A Simple Guide to Bookkeeping


This is a simple guide to double-entry bookkeeping, a pattern like all good patterns that has stood the test of time (modern double-entry was outlined in Benedetto Cotrugli’s treatise Delia Mercatura et del Mercante Perfetto in 1458 and expanded in Pacioli’s Summa de arithmetica 36 years later). The problem with most guides (certainly all those I have read on the subject) is that they start off with the balance sheet. This is enough to put most people off for life.

This guide takes an entirely different approach. By using a few transactions and some simple guidelines the logic behind double-entry becomes clear and the jargon falls into place.

Words like nominal ledger and trial balance will become second nature. You will have no problem with your debits and credits. In short, you will be able to post a journal just as easily as you can now post a letter.

By the end, you will be able to talk, and understand, the same language as your bank manager, accountant, and tax inspector.


When we buy something there are two things to consider:

  1. Where the money came from (i.e. the account that is paying for it, e.g. bank or cash)
  2. Where the money went to (i.e. what it was spent on, e.g. petrol, stationery, insurance)

In a single-entry accounting system entries are recorded one after another in a book which typically has columns for the account used and the analysis of what was bought. Whilst we have no problem looking at the bank and cash columns as accounts, we rarely think of the analysis headings as accounts in their own right.

In a double-entry system all of these are referred to as accounts (e.g. a cash account, a petrol account etc.), and more importantly, separate entries are made for each account involved in a transaction.

Suppose we pay for some petrol with cash. Two entries are required:

  1. one to show where the money came from (cash)
  2. and the other to show where it went to (petrol).

This from and to aspect of each transaction is known as crediting and debiting. It is what the term double-entry means.

In order to record these entries we need somewhere to write them down. These are called Day Books or Journals.

The Journal

This is a book (similar to a diary) that contains various columns where day to day financial transactions are recorded. The minimum number of columns required is five:

  1. date
  2. account
  3. reference
  4. amount to debit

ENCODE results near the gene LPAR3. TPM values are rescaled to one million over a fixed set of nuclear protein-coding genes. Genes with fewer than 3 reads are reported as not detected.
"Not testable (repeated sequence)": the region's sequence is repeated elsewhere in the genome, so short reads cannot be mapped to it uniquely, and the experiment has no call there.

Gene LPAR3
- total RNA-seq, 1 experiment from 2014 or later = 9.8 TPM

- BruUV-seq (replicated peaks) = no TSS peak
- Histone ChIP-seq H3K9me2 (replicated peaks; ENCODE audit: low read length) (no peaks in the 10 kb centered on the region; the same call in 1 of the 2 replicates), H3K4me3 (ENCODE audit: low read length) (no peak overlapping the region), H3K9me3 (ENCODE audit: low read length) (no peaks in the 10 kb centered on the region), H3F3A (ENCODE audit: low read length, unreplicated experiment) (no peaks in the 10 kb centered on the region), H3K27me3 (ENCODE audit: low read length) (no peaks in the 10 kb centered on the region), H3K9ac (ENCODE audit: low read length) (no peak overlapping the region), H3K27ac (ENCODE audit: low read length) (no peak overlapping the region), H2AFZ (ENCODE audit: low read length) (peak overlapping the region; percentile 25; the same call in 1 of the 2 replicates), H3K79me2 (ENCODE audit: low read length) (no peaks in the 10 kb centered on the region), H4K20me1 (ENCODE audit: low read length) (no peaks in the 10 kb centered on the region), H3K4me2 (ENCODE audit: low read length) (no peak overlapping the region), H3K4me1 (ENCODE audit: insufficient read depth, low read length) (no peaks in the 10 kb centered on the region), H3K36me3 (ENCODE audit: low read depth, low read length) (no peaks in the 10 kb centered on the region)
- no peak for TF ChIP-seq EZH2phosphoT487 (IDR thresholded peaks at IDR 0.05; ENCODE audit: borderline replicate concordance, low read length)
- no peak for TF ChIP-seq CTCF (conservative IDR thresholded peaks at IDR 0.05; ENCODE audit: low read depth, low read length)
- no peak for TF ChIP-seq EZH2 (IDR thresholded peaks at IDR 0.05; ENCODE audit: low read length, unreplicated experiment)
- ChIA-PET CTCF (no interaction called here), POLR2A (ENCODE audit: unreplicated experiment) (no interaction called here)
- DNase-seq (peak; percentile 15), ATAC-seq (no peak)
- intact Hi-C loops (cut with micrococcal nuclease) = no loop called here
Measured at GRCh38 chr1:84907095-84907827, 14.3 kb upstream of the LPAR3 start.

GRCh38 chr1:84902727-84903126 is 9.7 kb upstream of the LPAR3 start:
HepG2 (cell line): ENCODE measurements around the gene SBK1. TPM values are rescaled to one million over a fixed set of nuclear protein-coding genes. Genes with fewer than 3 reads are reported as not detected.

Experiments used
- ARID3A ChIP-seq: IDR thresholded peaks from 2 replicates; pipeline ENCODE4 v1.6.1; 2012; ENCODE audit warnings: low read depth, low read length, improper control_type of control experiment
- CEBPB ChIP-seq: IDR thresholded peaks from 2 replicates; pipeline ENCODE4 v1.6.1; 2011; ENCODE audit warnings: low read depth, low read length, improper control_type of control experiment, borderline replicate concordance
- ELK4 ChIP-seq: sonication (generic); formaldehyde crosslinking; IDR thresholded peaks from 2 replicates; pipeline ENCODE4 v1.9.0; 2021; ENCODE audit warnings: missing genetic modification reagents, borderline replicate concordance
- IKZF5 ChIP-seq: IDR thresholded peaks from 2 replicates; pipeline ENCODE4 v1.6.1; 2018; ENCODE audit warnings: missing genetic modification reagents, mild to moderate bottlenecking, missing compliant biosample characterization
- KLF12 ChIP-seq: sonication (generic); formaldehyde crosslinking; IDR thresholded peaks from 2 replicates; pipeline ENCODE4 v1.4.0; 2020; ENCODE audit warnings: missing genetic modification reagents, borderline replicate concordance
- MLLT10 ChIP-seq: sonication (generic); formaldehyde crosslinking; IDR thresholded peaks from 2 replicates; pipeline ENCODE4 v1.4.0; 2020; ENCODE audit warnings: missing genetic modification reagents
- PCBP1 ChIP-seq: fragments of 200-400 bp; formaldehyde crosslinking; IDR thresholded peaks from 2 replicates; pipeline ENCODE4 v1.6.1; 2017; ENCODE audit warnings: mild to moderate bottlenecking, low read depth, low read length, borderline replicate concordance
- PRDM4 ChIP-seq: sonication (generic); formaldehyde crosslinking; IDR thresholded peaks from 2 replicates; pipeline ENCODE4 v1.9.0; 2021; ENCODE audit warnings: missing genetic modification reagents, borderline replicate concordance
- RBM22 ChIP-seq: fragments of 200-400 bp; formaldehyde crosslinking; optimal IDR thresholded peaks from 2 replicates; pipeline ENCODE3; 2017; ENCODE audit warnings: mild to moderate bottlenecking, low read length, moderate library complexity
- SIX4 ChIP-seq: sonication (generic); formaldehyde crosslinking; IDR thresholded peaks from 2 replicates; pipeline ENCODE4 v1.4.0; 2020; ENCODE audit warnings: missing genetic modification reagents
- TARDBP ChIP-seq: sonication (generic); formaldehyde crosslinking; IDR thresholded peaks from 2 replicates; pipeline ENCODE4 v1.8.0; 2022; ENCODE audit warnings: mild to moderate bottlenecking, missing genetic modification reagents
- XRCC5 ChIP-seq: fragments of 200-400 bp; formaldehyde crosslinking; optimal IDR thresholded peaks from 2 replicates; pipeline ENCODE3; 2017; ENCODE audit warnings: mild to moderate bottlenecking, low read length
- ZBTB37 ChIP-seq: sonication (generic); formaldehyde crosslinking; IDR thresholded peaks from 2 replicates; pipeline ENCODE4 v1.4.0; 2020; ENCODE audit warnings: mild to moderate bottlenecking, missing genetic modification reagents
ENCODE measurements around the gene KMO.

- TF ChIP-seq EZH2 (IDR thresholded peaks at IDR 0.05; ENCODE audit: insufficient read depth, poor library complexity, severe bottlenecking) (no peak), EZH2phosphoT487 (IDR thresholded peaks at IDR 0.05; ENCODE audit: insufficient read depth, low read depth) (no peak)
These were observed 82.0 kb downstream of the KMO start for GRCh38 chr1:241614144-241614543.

5. amount to credit

All transactions are entered one after another in date order, therefore the book contains a complete history of transactions in chronological order. In practice, a business will use more than one book, each of which will be devoted to a certain aspect of the business and each will be given a name to reflect this (e.g. ‘sales’ or ‘purchases’).

Let’s start with the example given earlier: purchasing petrol with cash. Two accounts are involved in this transaction (petrol and cash) so we will need to make two entries.

The entries show how the money flows from one account to another. To achieve this the first entry will credit one of the accounts and the second will debit the other. However, deciding which account to debit and which to credit is not particularly obvious (getting it the wrong way round is by far the most common error in double-entry).

This is where our first helpful hint comes in:

Every transaction must come from somewhere and go to somewhere else. The from side is the credit side and the to side is the debit side.

So, from=credit and to=debit. You can remember this easily because the F in ‘from’ comes before the T in ‘to’ and C in ‘credit’ is before the D in ‘debit’. Remember this single rule of wisdom and you always know your credits from your debits.

Traditionally the debit column is shown to the left, and the credit column to the right. That is, double-entry goes to before it knows where it came from, hence the famous T-Shirt slogan ‘Accountants do it backwards’!

If you apply this from and to principle to our first transaction you will know which account to debit and which to credit: the money is coming from cash and going to petrol so we credit cash and debit petrol.

Lets take a look at the cash account to understand exactly why we credit it when we are taking money from it.

The cash account should be thought of as a real cash box. When you remove some money to buy some goods, you should replace it with a receipt or petty cash slip to say what the money was used for. A receipt or petty cash slip is a form of credit note, so the cash box now contains a credit note instead of the cash, hence we show the entry as a credit. (Logically, if you returned the goods because they were faulty, the receipt would be given back in exchange for the cash).

The exact same applies to any monetary account whether it is cash or a current bank account. When you take money from it, it is credited in your books.

Looking at the debit side (where the money went to), the petrol account now has the money (albeit in the form of half a tank of petrol!), it got the money from cash so it is in debt to cash - hence it is entered as a debit.